Similar to what Red Fang is doing for metal, Twin Peaks — which started in 2009 when the Chicago quintet was in the thick of high school — is bringing unpretentious joy back to straight-up American rock ‘n’ roll. Via energetic live performances and whimsical, creative videos — like the one for “I Found a New Way,” which features the band playing baseball Sandlot-style against preppy opponents — Twin Peaks is proving Gene Simmons’ infamous “Rock is finally dead” statement wrong.
In a brief recent Westword interview, co-frontman Cadien Lake James responded to Stereogum’s assertion last year that Twin Peaks is “carrying the torch” of rock ‘n’ roll by saying, “I don’t know about all that, but Gene Simmons is wrong for sure.”
As for what current act he thinks deserves the title of torch-bearer, Lake emphatically nominated Fat White Family. But, while the F.W.F. is bringing punky explosiveness and even G.G. Allin-style bodily discharge back to pure rock ‘n’ roll, Twin Peaks, especially on its 2013 debut Sunken, is throwing back to an era when even the Stones seemed innocent.
Mixing pretty underlying Pet Sounds vibes and gritty Crypt Records-esque garage-punk production, Sunken—drenched in reverb from the opening notes of “Baby Blue”—begged the question of whether Twin Peaks’ fuzzy studio sound is influenced more by the lo-fi style of haunting oldies or more modern shoegaze.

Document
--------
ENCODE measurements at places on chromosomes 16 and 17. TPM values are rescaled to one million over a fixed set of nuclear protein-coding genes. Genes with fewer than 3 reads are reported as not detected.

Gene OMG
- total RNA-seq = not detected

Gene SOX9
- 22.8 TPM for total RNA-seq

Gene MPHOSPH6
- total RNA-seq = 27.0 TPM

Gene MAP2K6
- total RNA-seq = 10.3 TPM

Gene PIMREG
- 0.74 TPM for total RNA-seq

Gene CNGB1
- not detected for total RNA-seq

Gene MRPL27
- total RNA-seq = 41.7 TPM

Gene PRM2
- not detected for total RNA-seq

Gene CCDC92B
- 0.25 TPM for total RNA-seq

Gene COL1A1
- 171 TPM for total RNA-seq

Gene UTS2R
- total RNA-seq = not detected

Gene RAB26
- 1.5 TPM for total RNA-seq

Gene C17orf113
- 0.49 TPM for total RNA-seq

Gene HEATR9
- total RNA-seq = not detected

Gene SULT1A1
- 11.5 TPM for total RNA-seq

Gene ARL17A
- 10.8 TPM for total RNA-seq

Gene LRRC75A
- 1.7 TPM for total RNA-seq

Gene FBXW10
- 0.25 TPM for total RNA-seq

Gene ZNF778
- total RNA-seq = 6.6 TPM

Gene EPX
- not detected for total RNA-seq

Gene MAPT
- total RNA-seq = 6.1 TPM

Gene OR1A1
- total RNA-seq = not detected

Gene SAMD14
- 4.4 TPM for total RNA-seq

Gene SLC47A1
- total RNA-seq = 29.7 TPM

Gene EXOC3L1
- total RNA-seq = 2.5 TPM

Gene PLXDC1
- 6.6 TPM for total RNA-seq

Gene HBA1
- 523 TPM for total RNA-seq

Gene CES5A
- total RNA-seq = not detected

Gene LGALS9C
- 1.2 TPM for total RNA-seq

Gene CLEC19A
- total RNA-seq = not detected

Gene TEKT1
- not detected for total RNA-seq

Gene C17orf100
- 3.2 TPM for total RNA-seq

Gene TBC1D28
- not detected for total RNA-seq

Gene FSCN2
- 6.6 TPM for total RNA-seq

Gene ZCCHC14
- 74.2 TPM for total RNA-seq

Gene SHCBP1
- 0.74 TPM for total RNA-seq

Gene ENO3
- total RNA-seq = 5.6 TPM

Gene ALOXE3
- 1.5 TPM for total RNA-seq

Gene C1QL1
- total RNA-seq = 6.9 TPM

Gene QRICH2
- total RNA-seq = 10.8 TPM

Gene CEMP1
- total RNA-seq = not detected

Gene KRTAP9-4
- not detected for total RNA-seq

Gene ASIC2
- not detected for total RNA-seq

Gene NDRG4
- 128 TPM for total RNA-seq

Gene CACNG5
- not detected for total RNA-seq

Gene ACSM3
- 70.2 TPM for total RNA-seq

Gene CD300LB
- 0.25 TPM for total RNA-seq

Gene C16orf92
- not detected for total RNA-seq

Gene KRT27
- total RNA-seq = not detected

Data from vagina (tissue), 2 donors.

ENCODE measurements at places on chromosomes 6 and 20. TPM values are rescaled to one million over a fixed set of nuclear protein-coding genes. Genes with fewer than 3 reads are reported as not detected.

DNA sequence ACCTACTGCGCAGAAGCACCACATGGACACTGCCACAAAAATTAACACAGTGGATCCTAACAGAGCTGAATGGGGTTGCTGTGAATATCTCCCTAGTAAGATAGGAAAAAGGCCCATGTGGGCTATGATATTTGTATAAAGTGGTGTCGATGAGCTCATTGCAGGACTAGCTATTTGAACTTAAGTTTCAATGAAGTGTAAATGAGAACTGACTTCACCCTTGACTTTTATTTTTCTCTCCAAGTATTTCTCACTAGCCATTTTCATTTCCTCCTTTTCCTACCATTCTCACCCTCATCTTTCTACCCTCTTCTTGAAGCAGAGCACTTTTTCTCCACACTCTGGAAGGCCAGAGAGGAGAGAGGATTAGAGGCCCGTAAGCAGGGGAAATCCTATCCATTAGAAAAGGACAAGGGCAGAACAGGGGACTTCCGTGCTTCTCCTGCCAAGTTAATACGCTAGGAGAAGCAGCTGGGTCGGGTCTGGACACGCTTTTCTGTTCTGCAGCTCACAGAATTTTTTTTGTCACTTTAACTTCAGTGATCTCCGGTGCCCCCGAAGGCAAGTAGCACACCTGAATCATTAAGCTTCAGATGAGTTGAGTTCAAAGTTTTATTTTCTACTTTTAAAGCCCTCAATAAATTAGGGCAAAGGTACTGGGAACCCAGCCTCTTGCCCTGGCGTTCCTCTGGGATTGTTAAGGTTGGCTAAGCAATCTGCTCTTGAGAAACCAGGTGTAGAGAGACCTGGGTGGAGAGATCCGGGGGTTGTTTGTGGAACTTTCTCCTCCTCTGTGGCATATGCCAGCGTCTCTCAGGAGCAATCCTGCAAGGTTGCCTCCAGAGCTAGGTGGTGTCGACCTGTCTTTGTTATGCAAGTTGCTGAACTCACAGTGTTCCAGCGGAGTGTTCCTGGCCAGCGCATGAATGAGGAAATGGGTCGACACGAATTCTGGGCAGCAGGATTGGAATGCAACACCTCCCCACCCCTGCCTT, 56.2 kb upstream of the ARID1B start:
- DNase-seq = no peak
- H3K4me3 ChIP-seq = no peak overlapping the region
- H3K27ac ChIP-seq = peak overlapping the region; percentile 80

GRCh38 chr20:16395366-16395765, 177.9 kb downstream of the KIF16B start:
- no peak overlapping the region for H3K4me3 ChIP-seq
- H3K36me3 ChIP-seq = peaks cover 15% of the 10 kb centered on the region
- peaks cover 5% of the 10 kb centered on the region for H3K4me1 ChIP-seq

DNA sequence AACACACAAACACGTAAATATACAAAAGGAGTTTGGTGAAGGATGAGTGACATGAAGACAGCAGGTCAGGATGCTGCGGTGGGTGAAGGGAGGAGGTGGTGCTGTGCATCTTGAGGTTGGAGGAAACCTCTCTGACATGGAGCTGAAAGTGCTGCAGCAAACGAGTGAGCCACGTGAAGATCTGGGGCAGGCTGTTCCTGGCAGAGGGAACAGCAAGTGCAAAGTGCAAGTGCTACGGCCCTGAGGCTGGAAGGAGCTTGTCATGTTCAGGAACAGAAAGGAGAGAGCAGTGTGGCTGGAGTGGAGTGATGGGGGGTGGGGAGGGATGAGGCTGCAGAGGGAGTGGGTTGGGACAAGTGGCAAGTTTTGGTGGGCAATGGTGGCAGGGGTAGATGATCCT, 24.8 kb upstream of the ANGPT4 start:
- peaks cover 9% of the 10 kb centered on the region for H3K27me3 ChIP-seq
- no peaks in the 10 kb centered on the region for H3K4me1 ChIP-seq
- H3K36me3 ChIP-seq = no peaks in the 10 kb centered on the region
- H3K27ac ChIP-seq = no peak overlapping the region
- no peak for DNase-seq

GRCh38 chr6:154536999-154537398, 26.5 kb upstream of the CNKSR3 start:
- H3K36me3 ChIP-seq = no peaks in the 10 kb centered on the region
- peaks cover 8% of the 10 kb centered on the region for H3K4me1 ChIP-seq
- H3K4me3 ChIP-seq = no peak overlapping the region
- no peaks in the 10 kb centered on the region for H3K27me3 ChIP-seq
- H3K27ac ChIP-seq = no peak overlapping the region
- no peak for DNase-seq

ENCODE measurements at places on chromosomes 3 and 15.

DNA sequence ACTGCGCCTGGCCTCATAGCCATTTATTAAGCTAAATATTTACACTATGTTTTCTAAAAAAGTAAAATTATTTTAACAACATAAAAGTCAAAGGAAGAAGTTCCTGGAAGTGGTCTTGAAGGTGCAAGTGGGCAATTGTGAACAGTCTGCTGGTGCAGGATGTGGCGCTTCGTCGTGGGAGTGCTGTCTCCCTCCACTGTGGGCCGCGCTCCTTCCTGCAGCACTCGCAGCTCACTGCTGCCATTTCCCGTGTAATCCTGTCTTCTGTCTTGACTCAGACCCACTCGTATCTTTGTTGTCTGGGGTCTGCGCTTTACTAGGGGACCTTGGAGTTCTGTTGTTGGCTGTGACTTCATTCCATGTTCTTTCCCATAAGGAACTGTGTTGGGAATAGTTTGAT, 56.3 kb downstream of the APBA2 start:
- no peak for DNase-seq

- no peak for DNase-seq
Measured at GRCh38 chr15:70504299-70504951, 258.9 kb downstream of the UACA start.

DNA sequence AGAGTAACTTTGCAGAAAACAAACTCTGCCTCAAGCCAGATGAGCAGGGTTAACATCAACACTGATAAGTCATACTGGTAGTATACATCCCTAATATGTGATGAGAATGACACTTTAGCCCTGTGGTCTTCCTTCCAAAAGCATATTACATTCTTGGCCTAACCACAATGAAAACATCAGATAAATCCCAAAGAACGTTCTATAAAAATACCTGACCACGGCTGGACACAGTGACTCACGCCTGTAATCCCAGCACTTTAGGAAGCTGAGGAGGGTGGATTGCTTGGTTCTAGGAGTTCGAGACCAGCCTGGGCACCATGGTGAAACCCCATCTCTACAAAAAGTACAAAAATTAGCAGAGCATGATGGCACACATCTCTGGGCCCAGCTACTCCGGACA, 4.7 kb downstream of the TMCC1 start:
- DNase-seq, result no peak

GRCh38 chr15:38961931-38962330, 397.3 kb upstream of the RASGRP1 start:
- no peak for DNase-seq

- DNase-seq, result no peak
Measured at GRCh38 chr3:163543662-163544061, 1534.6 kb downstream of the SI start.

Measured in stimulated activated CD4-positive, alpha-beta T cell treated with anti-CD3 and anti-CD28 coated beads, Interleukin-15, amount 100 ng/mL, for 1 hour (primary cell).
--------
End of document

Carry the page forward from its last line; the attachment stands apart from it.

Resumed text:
“Both totally have their place,” says James. “For me it depends on the song and the approach I want to take. Generally I appreciate old-school ambiance a bit more, but there's nothing like the My Bloody Valentine-
Wild Onion — a more polished follow-up released on Grand Jury last fall that features the aforementioned “Making Breakfast” and “I Found a New Way”—finds the self-proclaimed “all-right dudes” of Twin Peaks more intentionally going for both honed-in Abbey Road engineering and early-'70s Rolling Stones bombast.
James, for his part, says the group was focusing on “just being able to break the rules in clever ways. We just wanted to do some live stuff with a lot of energy, yelps and hollers, that kind of
And it’s true: Wild Onion drips with Twin Peaks’ obvious youth and levity, which effectively make the band’s brand of rock, no matter how raucous, a more accessible, comforting version of neo-garage than James’ heroes, such as Thee Oh Sees, the Black Lips and Jay Reatard.
According to James, those artists (and garage rock in general) “shepherded me while I was forming my taste, playing music to have fun with it, [doing] something universal that you could play even if you have minimal experience playing.”
One of Twin Peaks’ first gigs was in a garage, and James & Co. even sometimes practice in drummer Connor Brodner’s garage, so it’s not just these guys the term “garage” doesn’t just indicate a genre.
As for playing all over the United States and Europe, becoming adults while also becoming famous, James says the way-back bond between the young members of Twin Peaks has a positive effect on the band’s burgeoning career.
“Some people refer to us as famous, [and] we definitely get recognized,” James says. “But it doesn't feel crazy to me yet. We're still just some dudes. I'm a very open and honest person anyways, so it doesn't phase me really — maybe a tad weird but not really. I think as far as our history with each other, we've all been homies so long and wanted to do this together that we find ways to keep everyone else going based off what they need.”
Twin Peaks plays the Hi-Dive on Thursday night with Plum and Ned